- Flickr/Anthony Quintano
Fewer people are buying condos in Manhattan because they have more choices and can more easily reject exorbitant prices.
The number of sales closed in the borough slumped by 18.6% during the third quarter, according to a report from Douglas Elliman Real Estate released on Tuesday.
Resale inventory surged 8%, while the number of newly built units spiked by 27%, to nearly 1,000, giving buyers more options.
“The year over year surge in new development inventory was a significant change in direction after four consecutive quarters of year over year declines,” the report said.
“The declines had ranged from 31% to 49% as developers pulled inventory from active to shadow status to prevent their offerings from seeing extended marketing times.”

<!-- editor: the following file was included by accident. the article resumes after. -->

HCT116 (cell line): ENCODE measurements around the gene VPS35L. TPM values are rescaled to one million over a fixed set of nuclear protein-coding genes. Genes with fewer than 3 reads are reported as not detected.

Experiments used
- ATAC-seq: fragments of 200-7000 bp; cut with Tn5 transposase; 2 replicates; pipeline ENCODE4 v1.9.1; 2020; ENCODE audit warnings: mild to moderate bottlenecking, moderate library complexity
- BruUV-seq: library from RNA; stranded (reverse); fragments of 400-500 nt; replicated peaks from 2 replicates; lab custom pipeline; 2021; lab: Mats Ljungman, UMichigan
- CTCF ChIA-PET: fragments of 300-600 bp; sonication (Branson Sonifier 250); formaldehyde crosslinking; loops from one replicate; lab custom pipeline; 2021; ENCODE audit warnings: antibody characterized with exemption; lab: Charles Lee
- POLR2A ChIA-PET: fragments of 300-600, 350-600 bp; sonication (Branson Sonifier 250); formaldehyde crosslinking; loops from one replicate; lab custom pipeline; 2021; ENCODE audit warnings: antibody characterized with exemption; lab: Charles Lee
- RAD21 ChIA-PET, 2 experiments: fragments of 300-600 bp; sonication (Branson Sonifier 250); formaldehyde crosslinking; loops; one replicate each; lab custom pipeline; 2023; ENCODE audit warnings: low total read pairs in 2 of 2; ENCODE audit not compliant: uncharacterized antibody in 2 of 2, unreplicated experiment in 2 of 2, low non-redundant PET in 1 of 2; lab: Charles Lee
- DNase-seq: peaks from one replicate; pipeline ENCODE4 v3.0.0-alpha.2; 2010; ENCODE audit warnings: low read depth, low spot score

In the luxury end of the market, fewer apartments with “aspirational prices” that would profit from strong buyer demand were listed on the market, shrinking the available inventory in that price range, the report said.
Across co-ops, condos, and luxury developments, apartments were listed on the market for longer during Q3 compared with the same quarter a year ago.
Also, the share of sales that were more expensive than the list price at the time of contract fell to 17.4% after hitting a record of 31% in the second quarter.
Manhattan developers remained more willing to put up new developments with more expensive units priced above $10 million. Sales moved in tandem, too, with 80 closings at that price level during the quarter – the most since 2008.
It’s still more profitable for builders to put up luxury housing. Because the costs of land, labor, and building materials have gone up, developers have less motivation to build apartment units in the more affordable price range of the market.